Let me explain… The lettuce and other greens are watered using washing water (the used water from the washing machine) and the remnants of the duck and chicken water pots when we refresh them. This means that the greens have a lot of unsavory bacteria on them (and silt), so the leaves need to be washed well and disinfected somehow.
I wash the leaves in a tub of water (which is then poured back onto the garden) to remove any dirt and silt. Then I soak them in a water and vinegar solution (1/2 cup vinegar to 5 litres of water). I use my home made vinegar for this, and it seems to work.
I use vinegar for all my cleaning; in a spray for kitchen surfaces, in the washing, as a floor spot cleaner, as an emergency bath addative (when I’m really smelly), as a medicinal additive in the animal waters, you name it. Using it to clean bacteria off food is a logical step.
Then I discovered that the vinegar rinse keeps the lettuce fresh in the fridge for a week. You have to be sure to dry as much water off the leaves as possible and line the bag or container with a paper towel though (I keep trying to think of a washable version of paper towels for this).
I am so happy with this little discovery that I wanted to pass on the tip. A vinegar soak not only makes sure the lettuce is safe to eat, it also makes it last much longer in the fridge, and it is another use for my home made vinegar.
There are a lot of herbs in the garden at the moment and I the need to use them (of course). I have made a few tea mixes (made by drying herbs and crumbling them together) and dried some culinary herbs, but there are still a lot of herbs I haven’t used… enter smudge sticks.
Smudge sticks can be used as part of a ritual cleanse of a space or person, they can be used to encourage sleep, or dreams or even love, but the smudge sticks I felt moved to make are for protection.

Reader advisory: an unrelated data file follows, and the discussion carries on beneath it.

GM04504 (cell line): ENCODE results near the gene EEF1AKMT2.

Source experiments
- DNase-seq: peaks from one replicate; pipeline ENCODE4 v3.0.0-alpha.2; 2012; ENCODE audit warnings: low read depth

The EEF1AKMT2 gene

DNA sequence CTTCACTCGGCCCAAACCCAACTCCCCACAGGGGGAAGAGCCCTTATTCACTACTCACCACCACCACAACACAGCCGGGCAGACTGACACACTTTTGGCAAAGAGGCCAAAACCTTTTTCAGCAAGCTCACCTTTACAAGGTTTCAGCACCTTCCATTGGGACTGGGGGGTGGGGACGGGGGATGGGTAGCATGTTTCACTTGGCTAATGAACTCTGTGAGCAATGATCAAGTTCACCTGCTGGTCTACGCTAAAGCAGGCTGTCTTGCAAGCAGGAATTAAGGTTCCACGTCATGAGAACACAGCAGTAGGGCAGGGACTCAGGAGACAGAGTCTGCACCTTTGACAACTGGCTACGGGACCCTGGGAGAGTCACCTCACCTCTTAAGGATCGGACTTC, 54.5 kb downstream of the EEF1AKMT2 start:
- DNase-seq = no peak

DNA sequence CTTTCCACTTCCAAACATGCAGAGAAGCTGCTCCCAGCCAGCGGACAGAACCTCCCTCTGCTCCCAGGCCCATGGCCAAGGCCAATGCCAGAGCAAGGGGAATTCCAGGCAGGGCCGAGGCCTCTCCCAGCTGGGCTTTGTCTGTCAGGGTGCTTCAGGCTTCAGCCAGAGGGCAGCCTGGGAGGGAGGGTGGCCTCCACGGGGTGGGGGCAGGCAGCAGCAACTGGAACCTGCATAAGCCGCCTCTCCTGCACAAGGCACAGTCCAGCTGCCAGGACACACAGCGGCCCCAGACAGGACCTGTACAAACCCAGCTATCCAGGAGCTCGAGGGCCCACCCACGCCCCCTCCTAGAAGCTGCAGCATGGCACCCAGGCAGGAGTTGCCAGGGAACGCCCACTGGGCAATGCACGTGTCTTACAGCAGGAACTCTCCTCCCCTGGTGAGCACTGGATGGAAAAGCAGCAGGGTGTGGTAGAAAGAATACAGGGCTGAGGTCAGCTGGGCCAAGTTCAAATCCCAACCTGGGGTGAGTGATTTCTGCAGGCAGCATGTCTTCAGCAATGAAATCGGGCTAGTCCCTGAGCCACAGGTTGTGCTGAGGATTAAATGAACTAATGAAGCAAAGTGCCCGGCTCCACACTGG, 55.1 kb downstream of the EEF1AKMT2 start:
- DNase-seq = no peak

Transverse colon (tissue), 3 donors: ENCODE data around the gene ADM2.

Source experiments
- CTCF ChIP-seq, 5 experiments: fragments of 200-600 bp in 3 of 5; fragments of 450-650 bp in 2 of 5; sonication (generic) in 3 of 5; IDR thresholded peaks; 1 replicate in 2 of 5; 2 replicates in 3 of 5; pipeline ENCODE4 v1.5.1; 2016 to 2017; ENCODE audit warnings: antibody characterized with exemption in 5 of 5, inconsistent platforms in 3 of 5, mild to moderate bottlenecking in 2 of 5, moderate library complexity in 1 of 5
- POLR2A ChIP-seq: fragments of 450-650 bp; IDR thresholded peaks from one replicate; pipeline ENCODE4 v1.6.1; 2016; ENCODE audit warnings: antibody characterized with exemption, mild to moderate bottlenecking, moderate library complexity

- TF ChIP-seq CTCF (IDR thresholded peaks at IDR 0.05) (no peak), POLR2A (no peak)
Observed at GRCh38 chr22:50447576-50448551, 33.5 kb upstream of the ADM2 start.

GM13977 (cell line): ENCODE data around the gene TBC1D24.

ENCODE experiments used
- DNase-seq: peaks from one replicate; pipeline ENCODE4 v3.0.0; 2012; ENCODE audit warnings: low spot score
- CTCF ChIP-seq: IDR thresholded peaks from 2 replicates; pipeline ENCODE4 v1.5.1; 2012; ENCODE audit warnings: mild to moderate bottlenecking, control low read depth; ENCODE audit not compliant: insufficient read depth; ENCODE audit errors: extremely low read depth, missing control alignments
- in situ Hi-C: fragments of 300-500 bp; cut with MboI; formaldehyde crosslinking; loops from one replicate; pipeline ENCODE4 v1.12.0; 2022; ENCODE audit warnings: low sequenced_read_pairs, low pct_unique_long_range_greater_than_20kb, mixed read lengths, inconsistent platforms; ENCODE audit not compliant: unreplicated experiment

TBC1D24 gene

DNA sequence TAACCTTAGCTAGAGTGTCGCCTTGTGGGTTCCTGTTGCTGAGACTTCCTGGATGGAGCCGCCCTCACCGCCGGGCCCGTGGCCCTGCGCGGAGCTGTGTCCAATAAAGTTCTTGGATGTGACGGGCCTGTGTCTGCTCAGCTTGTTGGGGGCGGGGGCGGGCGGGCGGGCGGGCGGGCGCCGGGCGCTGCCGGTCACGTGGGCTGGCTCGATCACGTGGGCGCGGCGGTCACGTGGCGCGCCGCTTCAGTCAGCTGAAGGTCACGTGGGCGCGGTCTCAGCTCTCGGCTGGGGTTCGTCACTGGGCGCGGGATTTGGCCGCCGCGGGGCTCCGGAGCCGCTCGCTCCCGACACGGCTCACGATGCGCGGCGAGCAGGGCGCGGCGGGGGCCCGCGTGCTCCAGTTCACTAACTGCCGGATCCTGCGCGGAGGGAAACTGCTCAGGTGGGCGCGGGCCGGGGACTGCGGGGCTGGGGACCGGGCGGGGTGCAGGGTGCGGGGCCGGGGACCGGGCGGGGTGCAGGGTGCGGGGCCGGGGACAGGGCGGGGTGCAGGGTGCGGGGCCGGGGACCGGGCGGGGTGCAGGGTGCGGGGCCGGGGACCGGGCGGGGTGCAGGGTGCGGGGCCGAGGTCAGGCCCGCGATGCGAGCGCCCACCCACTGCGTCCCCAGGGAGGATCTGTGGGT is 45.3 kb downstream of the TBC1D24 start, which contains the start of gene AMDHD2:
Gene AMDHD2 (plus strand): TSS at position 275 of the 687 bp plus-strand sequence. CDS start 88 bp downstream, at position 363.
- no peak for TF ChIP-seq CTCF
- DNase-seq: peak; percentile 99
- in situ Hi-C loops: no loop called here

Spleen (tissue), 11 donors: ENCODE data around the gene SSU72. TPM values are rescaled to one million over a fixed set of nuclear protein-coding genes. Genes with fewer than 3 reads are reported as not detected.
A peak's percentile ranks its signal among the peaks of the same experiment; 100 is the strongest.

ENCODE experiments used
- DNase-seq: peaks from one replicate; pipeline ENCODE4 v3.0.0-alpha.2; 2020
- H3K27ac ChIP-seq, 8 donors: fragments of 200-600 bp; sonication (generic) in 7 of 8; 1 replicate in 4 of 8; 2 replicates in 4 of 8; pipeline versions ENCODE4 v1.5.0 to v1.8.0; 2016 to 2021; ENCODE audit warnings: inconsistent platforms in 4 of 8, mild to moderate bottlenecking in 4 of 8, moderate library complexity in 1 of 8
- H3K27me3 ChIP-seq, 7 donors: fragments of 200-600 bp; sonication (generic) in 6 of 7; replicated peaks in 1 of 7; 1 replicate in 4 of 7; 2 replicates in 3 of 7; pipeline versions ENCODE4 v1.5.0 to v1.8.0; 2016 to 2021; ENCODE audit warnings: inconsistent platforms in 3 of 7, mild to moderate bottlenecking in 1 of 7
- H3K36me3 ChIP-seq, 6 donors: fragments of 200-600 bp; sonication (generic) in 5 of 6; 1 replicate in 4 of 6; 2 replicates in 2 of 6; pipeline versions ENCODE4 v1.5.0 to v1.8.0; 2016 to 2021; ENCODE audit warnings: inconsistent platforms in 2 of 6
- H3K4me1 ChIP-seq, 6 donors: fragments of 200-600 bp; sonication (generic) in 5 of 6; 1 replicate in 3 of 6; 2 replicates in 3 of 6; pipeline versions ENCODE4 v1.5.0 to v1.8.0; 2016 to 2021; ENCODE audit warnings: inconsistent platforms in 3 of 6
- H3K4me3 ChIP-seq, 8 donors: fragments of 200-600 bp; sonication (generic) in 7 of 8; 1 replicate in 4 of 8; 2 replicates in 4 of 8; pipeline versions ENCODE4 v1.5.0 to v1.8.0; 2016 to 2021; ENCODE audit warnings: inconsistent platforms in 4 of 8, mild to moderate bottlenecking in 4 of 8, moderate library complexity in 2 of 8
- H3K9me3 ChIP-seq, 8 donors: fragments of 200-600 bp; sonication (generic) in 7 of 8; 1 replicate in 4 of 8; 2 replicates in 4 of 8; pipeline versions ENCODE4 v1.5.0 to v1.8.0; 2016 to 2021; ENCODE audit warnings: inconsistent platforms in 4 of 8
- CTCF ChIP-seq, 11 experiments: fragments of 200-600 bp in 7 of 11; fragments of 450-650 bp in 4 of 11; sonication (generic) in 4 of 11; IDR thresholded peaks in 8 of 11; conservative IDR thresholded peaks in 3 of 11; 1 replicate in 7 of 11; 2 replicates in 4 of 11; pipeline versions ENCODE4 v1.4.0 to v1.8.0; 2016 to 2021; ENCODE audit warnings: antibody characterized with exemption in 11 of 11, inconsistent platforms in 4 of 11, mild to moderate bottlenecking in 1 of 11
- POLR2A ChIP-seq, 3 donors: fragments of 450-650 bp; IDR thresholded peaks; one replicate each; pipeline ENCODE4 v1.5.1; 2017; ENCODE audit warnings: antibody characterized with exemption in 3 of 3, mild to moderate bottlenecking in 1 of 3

Herbs have many layers of use to humans; they can be used as food, as medicine, in the production of other things and most also have a magical use, it is the magical use I am tapping into to when making smudge sticks.
I wandered around the garden harvesting herbs… today I was drawn to the mugwort (or cronewort), lavender and rosemary. I looked these up in my handy magical herbal to find that all three can be used in protection spells.
I used three leaves or sprigs each of the three herbs to make a total of three smudge sticks. Three is a special number, and it gives me a nice sense of completion to use three of everything.
I stacked my bundles together and tied the ends with cotton thread.
Then I wrapped the string around the bundles from bottom to top and from top to bottom again. The wrapping needs to be fairly tight and the end knot is tied using the loose tail of the first knot.
The neat little bundles are then dried by putting them on a tray in the griller of the stove (not going), so that when I use the oven, the heat rises up into the griller and dries the bundles. It only takes a night to dry herbs for tea making, but I think it will take two (or maybe three) days to dry these little wrapped bundles.
Finally the bundles are used to burn and waft smoke around the humpy while I hold the image of our home being safe from all things harmful.
After the bumper crop of mulberries this year, and the joy of having such an abundance of fruit, I decided to prepare in advance for the passion fruit harvest (just in case it is similarly huge). The vine is beginning to flower and if there are any pollinators at all around, we should have piles of yummy fruit to use.